When the whole area suffers a full blackout, electrician Roy Neary is called out to service some poles suspected of being down. Sitting in his truck trying to find directions he is suddenly caught in a bright light and the electric's on his truck fail. Shortly it passes and he sees a craft pass overhead. At the same time nearby a woman pursues her young son who has wandered out in search of the lights that have been calling to him. Both adults are left wanting to know the truth and filled with half-ideas and images that haunt them – when Gillian Guiler son is taken, this becomes even more important to them. Meanwhile the military, led by investigator Claude Lacombe uncover planes and ships that have been missing for decades and uncover hidden codes and signals in the mysterious crafts.

I am currently ploughing my way through Speilberg's Taken on BBC2 so I thought I'd give this classic another view just to remind myself how good Speilberg and aliens can be. The plot is perfect for any UFO nut – the government are behind everything and know of everything. The story unfolds really well – the three main stories complimenting each other and giving the film a sense of pace. The strand with Lacombe following events all round the globe is the least personal (and thus least involving) but it is enticing us for the climax of the film. Neary's soul searching maybe does go on a little too long but the emotion in the family situation is intense and his frustration and sense of confusion is very real. Although the thrid strand has less screen time the abduction of the child is a powerful scene and the emotion is well brought out.

The special effects are very good but the glue of the film is the emotional telling. This is Speilberg doing well – he never really gives into his American Apple Pie style sentimentality and the film keeps moving along and has a real emotional heart to it. The climax of the movie always sort of messes me up and I find it best not to question it's logic on any level for fear of holes opening up all over it – but it does have a sense of childlike wonder to it, which I guess Speilberg was trying to get across.

As usual Dreyfuss does well under Speilberg and he is mostly responsible for keeping the emotion in his character realistic without being all syrupy and sickly. Truffaut is OK but it's impossible to see him as anyone but Francis Truffaut and his character suffers as a result. Garr and Dillon are both strong female characters for different reasons and the support cast are generally very good (including a good handful of the Dreyfuss family).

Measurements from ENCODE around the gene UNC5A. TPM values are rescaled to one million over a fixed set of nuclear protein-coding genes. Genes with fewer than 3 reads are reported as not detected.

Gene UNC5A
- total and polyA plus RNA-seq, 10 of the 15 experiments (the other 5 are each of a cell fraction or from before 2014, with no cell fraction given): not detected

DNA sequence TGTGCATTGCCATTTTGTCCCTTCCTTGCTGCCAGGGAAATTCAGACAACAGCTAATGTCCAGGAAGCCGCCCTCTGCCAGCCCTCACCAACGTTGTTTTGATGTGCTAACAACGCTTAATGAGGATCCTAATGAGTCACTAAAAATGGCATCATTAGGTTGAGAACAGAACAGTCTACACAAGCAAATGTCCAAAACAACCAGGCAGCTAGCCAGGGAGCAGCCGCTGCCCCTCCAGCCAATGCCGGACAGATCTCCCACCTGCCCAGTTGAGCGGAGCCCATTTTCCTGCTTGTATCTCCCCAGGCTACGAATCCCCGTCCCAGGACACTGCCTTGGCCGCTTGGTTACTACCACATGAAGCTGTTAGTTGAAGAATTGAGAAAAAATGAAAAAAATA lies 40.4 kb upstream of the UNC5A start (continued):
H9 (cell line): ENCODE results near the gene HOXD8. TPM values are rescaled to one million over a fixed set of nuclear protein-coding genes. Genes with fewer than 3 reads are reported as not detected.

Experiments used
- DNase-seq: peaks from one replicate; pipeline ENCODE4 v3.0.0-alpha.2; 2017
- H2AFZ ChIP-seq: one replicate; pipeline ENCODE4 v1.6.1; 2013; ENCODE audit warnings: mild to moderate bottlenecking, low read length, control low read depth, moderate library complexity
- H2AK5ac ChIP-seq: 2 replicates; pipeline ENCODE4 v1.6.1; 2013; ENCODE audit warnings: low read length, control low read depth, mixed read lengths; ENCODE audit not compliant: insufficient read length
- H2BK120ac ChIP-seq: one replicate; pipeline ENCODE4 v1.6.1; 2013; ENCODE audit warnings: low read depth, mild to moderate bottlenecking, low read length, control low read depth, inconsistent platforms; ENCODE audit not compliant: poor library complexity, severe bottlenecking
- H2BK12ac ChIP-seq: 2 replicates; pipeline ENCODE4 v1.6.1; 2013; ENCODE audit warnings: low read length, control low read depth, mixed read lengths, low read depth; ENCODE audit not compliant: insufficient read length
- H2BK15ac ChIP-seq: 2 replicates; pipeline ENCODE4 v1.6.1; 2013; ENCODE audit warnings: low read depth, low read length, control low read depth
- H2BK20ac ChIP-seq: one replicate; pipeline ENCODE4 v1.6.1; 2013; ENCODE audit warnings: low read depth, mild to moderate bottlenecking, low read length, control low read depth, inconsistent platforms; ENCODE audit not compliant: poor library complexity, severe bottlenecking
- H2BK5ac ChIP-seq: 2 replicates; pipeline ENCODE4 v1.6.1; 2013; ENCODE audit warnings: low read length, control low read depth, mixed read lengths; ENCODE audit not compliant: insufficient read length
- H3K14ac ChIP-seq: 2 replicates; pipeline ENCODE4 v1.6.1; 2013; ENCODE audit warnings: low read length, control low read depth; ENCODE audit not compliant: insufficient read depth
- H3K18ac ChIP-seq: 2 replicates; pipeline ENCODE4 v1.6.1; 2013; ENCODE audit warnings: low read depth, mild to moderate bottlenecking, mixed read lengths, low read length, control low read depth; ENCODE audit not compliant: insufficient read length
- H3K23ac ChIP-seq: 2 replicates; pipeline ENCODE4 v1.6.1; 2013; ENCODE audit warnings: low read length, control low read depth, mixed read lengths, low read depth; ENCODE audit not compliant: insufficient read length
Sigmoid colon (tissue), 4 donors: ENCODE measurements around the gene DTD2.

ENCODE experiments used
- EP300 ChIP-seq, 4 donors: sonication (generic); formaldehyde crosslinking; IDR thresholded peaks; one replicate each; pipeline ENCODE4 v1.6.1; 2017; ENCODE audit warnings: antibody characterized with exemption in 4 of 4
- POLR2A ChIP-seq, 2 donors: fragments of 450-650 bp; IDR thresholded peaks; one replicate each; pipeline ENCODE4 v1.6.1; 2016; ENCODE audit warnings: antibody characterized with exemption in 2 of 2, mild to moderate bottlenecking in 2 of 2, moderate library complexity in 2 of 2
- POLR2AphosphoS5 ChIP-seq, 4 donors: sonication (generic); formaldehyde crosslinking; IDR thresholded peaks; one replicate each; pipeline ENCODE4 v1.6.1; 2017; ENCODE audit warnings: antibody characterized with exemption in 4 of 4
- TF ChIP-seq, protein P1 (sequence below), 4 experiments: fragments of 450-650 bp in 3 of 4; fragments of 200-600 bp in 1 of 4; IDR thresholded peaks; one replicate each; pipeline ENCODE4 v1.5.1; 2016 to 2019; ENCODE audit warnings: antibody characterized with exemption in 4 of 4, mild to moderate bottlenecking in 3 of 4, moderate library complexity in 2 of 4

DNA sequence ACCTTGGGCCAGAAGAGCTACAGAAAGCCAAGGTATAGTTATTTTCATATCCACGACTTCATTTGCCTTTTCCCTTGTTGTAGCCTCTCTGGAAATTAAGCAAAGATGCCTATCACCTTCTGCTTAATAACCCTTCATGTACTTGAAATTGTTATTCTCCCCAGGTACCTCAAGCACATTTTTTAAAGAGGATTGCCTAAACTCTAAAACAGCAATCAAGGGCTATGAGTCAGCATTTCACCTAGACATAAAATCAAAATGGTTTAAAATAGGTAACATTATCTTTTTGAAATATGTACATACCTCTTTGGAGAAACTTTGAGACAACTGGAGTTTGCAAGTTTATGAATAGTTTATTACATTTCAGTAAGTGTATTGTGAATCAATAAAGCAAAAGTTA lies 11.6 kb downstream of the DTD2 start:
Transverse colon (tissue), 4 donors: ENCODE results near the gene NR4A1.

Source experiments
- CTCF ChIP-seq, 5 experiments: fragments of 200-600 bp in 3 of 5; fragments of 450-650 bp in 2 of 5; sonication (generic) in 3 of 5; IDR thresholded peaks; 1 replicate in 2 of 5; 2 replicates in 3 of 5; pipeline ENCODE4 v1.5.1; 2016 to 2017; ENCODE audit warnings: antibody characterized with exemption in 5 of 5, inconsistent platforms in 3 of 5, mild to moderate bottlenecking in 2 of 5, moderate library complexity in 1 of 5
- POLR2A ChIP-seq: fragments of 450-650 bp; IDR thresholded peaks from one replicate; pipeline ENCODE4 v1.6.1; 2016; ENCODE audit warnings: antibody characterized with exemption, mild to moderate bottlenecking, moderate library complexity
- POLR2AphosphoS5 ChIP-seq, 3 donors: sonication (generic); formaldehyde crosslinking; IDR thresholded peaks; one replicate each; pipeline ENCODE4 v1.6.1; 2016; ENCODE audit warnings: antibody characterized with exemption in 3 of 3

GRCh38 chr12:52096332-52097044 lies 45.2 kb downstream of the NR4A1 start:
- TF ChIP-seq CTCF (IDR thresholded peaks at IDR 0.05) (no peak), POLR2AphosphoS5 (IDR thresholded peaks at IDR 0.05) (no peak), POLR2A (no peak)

Overall this film never gets me as one of the greatest sci-fi's of all time, but it is certainly a very good film that takes `real' people as it's driver and not flashy effect shots. That `Taken' seems to be slipping into Norman Rockwell type mawkishness is good enough reason to revisit CE3K.
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4/10
Top Ten reasons why this is NOT a great movie - or even a good one:
krumski12 May 2000
10) Francois Truffaut - I'm sorry, nothing against the guy personally, but Spielberg casting him in this movie was a mistake. At least without giving him a solid, intensive course in how to speak English. I don't mean to be so U.S.-centric, but come on - when one of your main characters has to have his every sentence translated, it gets awfully annoying, and calls undue attention to itself. A real "Special Edition" would have shown mercy for the audience and had his entire character edited out.

9) Terri Garr - Again, nothing against her, but this has to be, next to Willie Scott in Temple of Doom, the worst written female character in any Spielberg film. Ok, we're supposed to get that Roy Neary is becoming obsessed, moving dangerously away from his family - but how well served is that premise if his wife is such an unfeeling bitch from the get-go? We never see any kind of harmonious rapport between them, but neither are any marital problems examined or made clear to us. She's just the cardboard "bad guy" of the piece, and such two-dimensionality is cheap in a movie which purports to at least be partly about "real people." After all, Darth Vader or the Nazis make more enjoyable and less offensive villains than Teri Garr ever could. But her character is only symptomatic of a much bigger problem the film has, which leads directly to. . .

8) Who the hell ARE these people?! - And why are they so gosh-darned obsessed with UFOs. Why is it so important that Roy Neary get on that spaceship? Why is Melinda Dillon's kid - alone amongst the entire pre-adolescent population - singled out for abduction by the mysterious aliens? Why are all these seemingly normal people drawn to making replicas of that ooga-booga lookin' Devil's Tower? I mean, I know there's a place for dramatic ambiguity (hey, I love 2001!), but Steven can you at least throw us a bone? What is it about the particular people who are "invited" (in the words of Truffaut's interpreter) to see the alien landing that makes them so special? If Spielberg could have figured out some way to tie these peoples' emotional lives to the urge for extraterrestrial contact (as he did in E.T.) he might have had something powerful here. In the absence of any such clear link, however, all we get is a bunch of sound and fury (oh, and LIGHTS, too!) which ultimately signify nothing.